ADHD: Drudgery vs. joy in the kitchen arena.

ADHD does this funny thing – it makes me think that I don’t like things that I DO like.

I like them, it’s just that impatience makes it hard to land long enough for me to remember what I like, sometimes. Does this mean that I don’t know what I like? Nah. I just forget – go figure.

Cooking is a perfect example. For a few years now I’ve been railing about how I hate cooking. Well, it’s just not true. Was I lying? Nope, I’m a very honest person. But I was honestly overwhelmed by the details of daily living and when I’m overwhelmed and my brain is moving fast, my patience only wears even thinner than usual and voila: I hated cooking.

This happens to me all the time – I just get bored or impatient with something I normally like, and then I avoid it and complain about it, and how much I don’t like it.

My heart was in a heavy space last night. And I knew I had a lot to do. I had to make some decisions – I decided that I would focus on just one set of things – all things kitchen – and let the rest of the house stay messy, and just let go of my worry about the sewing I need to do before the weekend.

Funny thing, once I got started, and just focused on cleaning the dishes, and then the countertops, and then preparing food for the week…I started to smile. My heart was happy. I wasn’t cranky anymore. I did still think about the other things I needed to do, but I wasn’t as worried about it.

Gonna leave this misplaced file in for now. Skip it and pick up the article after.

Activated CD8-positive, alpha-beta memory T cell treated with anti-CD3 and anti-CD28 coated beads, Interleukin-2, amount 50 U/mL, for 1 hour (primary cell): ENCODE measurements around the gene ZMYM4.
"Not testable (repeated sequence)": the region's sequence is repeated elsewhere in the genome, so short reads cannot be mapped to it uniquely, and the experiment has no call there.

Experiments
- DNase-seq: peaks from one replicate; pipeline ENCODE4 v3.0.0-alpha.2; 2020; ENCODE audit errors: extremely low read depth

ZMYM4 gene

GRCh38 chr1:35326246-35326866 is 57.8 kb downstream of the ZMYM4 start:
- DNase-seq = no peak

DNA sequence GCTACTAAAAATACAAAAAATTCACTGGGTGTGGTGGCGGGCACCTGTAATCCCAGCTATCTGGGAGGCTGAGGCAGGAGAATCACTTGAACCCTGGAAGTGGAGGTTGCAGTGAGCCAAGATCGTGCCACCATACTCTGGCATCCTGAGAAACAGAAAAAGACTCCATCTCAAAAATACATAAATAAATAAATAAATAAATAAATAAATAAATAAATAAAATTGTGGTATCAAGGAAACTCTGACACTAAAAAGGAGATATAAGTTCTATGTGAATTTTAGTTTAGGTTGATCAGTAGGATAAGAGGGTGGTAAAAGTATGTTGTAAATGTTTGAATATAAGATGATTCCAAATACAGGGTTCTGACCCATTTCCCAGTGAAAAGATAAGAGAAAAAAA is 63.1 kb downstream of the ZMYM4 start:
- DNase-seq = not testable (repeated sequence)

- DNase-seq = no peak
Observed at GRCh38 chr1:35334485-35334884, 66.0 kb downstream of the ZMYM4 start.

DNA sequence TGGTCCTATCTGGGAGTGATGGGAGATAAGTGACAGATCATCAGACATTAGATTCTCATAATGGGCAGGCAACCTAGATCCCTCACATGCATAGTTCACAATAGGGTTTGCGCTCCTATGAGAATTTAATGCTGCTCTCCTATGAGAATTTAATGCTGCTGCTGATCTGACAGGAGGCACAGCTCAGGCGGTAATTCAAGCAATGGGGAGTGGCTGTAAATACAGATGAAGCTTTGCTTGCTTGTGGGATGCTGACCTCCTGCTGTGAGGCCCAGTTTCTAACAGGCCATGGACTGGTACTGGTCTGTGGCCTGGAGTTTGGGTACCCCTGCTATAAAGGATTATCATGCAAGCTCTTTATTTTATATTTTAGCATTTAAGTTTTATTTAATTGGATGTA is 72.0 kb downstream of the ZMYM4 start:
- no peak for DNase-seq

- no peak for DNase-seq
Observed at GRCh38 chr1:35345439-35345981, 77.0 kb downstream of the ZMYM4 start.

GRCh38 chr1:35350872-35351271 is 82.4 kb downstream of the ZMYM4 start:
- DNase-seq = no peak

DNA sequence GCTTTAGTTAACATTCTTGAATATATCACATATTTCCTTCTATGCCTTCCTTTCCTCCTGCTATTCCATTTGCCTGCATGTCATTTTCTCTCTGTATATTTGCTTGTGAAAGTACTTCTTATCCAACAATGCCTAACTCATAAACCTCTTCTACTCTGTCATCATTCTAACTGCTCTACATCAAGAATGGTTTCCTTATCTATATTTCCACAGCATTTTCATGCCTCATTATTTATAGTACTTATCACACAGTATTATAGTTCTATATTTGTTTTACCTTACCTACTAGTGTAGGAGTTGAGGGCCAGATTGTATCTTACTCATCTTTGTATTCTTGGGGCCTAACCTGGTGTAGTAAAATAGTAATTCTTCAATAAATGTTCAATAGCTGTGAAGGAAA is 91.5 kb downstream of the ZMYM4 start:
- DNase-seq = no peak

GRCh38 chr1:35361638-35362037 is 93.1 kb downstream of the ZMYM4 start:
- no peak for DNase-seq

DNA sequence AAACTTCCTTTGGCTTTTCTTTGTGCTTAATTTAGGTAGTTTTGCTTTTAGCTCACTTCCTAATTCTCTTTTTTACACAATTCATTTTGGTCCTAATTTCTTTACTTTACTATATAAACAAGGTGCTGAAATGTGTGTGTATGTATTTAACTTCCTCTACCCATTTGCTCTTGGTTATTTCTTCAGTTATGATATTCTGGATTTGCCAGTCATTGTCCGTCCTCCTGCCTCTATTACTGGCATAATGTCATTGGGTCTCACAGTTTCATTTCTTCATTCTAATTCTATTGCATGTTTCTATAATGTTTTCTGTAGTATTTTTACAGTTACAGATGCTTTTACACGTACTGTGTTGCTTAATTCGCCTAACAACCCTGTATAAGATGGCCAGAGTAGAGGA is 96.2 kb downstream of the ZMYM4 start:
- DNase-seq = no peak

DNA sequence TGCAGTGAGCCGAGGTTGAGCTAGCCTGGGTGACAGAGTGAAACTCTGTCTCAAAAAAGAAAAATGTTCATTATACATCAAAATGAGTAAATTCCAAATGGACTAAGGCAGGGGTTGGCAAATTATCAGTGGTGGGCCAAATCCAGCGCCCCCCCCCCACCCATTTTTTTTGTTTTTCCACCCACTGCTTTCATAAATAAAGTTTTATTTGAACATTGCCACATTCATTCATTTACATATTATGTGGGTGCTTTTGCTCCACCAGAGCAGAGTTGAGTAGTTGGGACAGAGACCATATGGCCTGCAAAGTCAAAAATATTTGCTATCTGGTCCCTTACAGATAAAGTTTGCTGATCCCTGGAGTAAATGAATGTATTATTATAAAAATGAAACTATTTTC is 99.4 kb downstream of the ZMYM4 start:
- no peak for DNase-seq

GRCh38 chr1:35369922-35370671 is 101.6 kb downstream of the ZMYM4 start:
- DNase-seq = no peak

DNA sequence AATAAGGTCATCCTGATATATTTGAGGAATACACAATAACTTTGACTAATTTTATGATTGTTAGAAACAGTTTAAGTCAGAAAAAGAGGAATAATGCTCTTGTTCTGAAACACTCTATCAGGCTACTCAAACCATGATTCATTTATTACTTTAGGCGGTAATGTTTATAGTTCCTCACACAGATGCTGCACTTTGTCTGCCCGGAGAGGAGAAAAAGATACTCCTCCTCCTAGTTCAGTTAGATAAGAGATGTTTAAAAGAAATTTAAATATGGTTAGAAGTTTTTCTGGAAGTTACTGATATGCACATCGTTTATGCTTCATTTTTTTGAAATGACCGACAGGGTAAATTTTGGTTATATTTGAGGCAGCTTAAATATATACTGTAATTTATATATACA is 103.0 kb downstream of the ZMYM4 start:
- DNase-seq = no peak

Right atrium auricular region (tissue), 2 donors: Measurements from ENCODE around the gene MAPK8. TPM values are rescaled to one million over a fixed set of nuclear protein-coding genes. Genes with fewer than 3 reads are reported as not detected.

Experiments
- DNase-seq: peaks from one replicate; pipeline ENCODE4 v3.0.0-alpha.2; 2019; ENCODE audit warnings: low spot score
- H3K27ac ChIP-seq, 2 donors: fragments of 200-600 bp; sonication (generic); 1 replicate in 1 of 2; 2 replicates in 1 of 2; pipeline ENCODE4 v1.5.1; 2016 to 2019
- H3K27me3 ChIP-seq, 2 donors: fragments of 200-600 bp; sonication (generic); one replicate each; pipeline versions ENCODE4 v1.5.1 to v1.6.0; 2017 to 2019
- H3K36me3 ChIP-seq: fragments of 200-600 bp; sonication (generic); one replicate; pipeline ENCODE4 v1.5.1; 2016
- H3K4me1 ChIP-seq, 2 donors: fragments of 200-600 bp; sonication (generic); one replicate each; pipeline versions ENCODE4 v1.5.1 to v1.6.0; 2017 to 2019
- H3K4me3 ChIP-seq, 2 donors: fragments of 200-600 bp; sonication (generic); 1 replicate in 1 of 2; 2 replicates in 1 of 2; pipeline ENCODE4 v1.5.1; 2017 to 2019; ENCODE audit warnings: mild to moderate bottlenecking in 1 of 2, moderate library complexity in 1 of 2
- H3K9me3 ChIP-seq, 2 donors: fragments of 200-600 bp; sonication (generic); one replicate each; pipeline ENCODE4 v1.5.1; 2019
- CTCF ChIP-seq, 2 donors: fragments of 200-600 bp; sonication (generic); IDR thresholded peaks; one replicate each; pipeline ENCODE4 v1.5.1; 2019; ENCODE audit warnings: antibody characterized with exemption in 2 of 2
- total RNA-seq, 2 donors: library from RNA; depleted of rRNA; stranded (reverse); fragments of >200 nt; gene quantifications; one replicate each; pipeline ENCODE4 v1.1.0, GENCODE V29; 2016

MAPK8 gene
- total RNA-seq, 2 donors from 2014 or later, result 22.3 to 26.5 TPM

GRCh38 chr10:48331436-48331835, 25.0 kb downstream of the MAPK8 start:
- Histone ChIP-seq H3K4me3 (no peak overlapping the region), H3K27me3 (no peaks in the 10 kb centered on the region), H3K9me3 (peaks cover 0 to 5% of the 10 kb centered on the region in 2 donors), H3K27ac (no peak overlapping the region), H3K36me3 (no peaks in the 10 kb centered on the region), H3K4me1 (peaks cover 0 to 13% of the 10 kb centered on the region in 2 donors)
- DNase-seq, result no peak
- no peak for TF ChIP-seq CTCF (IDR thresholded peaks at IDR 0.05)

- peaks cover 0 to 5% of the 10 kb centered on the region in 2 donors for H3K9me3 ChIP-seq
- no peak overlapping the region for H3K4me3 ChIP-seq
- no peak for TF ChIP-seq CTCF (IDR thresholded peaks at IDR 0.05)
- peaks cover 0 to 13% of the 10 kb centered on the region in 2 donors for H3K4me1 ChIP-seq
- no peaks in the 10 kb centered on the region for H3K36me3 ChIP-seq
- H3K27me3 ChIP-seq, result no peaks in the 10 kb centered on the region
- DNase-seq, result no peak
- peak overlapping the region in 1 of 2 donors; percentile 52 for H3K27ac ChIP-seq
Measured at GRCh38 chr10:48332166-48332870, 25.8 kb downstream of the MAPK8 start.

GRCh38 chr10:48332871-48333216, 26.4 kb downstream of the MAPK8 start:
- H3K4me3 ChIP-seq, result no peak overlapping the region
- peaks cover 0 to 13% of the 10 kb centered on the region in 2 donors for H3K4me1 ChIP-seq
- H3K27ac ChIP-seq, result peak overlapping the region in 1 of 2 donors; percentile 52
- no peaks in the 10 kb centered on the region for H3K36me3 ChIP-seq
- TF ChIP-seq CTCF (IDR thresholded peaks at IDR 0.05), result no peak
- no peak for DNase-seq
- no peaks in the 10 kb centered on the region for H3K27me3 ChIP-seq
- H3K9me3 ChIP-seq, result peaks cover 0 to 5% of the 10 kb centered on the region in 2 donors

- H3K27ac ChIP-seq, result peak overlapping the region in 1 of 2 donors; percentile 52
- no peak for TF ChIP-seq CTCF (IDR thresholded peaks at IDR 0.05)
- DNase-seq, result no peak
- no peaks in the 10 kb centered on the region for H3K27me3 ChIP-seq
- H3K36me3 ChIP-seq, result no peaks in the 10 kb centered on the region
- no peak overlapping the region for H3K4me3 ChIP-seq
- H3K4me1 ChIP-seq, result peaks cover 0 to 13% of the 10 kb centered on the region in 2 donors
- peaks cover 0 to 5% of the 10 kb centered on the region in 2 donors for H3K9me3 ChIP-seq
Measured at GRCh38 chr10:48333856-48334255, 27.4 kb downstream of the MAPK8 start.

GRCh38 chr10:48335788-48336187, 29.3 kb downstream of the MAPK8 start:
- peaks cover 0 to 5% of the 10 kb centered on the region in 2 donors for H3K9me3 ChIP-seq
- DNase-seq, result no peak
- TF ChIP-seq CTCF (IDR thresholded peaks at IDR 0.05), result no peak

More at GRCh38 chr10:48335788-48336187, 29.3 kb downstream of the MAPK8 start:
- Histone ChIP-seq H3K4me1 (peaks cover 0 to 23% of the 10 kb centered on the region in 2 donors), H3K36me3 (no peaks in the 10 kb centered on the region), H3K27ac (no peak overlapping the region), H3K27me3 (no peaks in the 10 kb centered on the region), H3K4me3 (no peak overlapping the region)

I announced to my husband “you won’t believe this, but your wife, who hates cooking, LIKES cooking” and he said “yeah, when there’s no pressure involved, it’s more fun”. He is right – he used to work in restaurants, he knows how this works.

Anyway…while I hate how often I have to remind myself that daily living tasks can be enjoyable when you can manage to focus on just one thing, I still like it that it’s true. I found a little peace for a couple hours, just puttering around my kitchen.

More proof that starting is often the hardest part.


4 thoughts on “ADHD: Drudgery vs. joy in the kitchen arena.

  1. I relate to this so much. For me it’s more that 1) I never had good cooking skills — no one in my house growing up was a great cook, so I’ve had to teach myself. I’m better but still not great 2) I like to cook and chop vegetables and look for fresh ingredients but it is SO time consuming which stresses me out. 3) I need silence and to not be interrupted 50,000 times when I’m cooking — hard to do with kids. I know you know. 4) Children have to be fed and the sheer amount of grocery shopping, cooking, coming up with recipes that they like and will eat is NEVER-ENDING.

    Meds help with some of this, but it really is NEVER-ENDING. Sorry, I know I already mentioned that. I still don’t really like to cook, BUT I can see how people enjoy it. I simple haven’t figured out how to get food on the table, lunches packed, groceries purchased, all that in the way that needs to happen and do anything else… It’s a process that I’m working on.

    Oh, and Peace. For me to eat, I really need a peaceful atmosphere. Just typing this comment has reinforced that I truly am high-maintenance in the food, kitchen, eating department.

    Great post, though. Glad you’re finding some joy in the kitchen. It gives me hope.

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